QualComm Introduces SafeSwitch: A Hardware Kill Switch

Data privacy is a growing concern today, and “kill switch” tools are becoming a standard feature on some mobile devices. Chip maker QualComm is now joining that market with its new SafeSwitch mechanism, a new hardware-based “wipe” technology.

TechENT reports that QualComm’s hardware kill switch will be built right into the processor, and that the manufacturer is working with the Fast Identity Online Alliance (FIDO) on other projects involving biometrics to continue advancing its comprehensive device security.

Built-in Kill Switch

Basically, a kill switch feature will wipe data off of a device if it is lost or stolen. In recent months, device makers have been hard at work on device-specific kill switch technology. Apple has offered its own Activation Lock for iOS 7 since 2013, Re/code reports Android will offer a kill switch with its upcoming Android 5.0 Lollipop release, and manufacturers like LG have been developing solutions as well. Governments are also adding their voices to the fray, including a recent law in California that requires a kill switch on all devices sold after July 2015, as reported by the New York Times.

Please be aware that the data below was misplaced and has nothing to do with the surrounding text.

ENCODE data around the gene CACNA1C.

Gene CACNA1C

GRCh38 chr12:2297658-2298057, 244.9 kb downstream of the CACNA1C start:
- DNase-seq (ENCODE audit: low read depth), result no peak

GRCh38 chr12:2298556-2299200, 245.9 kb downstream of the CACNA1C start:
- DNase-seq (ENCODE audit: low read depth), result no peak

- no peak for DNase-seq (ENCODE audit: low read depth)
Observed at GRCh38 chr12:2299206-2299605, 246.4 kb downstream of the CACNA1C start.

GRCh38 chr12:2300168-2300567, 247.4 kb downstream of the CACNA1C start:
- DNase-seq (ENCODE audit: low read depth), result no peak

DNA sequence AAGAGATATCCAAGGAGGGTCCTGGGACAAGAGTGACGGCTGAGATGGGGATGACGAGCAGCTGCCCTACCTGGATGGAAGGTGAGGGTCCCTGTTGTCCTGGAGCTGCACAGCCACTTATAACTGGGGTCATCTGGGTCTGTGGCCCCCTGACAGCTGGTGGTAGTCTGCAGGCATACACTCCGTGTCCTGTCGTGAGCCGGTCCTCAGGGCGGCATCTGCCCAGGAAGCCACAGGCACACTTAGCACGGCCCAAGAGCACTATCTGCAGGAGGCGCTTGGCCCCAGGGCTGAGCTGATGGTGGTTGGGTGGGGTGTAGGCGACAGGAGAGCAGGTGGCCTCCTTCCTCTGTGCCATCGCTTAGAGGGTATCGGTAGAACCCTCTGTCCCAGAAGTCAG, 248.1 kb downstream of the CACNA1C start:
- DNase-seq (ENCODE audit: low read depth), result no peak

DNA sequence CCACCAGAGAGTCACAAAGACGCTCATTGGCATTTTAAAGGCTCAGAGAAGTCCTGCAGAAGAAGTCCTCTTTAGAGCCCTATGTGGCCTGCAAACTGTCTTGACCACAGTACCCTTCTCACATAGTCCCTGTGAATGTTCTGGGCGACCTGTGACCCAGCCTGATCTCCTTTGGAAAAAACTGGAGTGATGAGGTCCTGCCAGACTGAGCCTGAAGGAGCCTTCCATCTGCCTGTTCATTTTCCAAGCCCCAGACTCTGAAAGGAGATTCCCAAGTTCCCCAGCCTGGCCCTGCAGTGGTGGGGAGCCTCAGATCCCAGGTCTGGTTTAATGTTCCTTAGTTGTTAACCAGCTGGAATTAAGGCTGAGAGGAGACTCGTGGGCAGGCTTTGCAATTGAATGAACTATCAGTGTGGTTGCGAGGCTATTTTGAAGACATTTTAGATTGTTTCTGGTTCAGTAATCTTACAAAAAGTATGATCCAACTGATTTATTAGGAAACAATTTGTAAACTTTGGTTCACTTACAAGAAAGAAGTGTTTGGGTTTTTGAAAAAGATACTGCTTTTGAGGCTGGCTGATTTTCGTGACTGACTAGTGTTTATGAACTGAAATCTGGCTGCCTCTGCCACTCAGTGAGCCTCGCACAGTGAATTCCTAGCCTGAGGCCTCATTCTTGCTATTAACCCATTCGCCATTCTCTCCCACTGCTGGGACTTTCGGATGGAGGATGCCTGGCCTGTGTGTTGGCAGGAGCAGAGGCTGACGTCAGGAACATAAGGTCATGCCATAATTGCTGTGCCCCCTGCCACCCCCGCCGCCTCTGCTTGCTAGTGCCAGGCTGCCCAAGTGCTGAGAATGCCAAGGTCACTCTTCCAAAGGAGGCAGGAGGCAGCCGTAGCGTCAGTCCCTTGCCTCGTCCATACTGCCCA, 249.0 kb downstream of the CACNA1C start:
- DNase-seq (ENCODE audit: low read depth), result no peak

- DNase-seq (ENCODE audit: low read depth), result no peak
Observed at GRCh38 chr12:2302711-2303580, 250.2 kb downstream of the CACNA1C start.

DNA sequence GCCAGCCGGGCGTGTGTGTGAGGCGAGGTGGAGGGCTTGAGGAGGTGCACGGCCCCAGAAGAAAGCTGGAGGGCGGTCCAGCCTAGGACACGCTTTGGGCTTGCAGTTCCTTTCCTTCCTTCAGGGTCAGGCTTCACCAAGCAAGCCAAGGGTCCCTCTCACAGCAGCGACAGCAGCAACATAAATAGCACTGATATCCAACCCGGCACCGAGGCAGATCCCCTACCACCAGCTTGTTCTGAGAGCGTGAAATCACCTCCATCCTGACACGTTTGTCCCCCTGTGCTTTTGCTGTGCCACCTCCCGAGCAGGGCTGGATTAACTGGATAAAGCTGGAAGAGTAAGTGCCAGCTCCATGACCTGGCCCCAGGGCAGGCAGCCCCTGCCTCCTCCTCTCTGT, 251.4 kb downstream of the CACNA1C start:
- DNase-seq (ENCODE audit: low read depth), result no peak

What’s different about QualComm’s creation is that the feature is built into the company’s microprocessors, adding a hardware layer that makes it more difficult for people to simply flash new software onto a device (i.e. rooting and installing a new OS) or use factory settings to work around the security implementations. There’s also the convenience of adding a kill switch for hardware built directly into phones. Some devices already use QualComm chips, so in future releases, they can come factory-direct with this feature.

QualComm’s move also prefigures the concept of adding this safety solution to other technologies that might not get as much scrutiny as mobile devices. With the Internet of Things (IoT) on the rise, making chips with embedded wipe features could be a way to make sure that even the less-anticipated hacking and data theft of the future doesn’t happen.

Do you think all devices, not just smartphones, need this kind of hardware kill switch security?

Image courtesy of Morguefile

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